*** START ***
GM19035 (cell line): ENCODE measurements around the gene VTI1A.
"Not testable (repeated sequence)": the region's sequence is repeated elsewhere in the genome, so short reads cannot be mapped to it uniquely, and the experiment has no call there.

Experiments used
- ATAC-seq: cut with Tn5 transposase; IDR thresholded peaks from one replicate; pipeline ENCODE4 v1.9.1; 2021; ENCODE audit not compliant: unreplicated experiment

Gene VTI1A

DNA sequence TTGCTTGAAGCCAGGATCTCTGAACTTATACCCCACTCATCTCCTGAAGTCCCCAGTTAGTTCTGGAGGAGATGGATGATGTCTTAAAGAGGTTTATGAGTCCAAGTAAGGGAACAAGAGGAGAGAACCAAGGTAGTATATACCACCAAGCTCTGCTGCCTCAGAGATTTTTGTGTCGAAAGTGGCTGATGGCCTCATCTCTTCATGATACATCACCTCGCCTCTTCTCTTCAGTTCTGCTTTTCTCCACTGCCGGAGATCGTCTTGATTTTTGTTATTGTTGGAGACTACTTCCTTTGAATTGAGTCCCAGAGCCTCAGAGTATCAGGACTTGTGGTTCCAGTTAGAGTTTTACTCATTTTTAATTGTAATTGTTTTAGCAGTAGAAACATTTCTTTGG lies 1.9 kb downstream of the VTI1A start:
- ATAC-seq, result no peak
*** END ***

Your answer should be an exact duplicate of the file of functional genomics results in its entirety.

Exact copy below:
GM19035 (cell line): ENCODE measurements around the gene VTI1A.
"Not testable (repeated sequence)": the region's sequence is repeated elsewhere in the genome, so short reads cannot be mapped to it uniquely, and the experiment has no call there.

Experiments used
- ATAC-seq: cut with Tn5 transposase; IDR thresholded peaks from one replicate; pipeline ENCODE4 v1.9.1; 2021; ENCODE audit not compliant: unreplicated experiment

Gene VTI1A

DNA sequence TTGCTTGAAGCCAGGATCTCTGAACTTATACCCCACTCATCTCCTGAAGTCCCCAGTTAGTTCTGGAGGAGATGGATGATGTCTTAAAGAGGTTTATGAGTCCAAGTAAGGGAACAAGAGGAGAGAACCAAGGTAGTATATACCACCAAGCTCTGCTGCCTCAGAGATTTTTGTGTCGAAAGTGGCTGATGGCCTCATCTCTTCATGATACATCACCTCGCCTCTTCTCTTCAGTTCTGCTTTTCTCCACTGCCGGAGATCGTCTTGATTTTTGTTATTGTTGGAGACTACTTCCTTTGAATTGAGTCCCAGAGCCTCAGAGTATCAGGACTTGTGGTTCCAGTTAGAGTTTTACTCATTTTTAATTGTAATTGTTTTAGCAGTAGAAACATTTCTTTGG lies 1.9 kb downstream of the VTI1A start:
- ATAC-seq, result no peak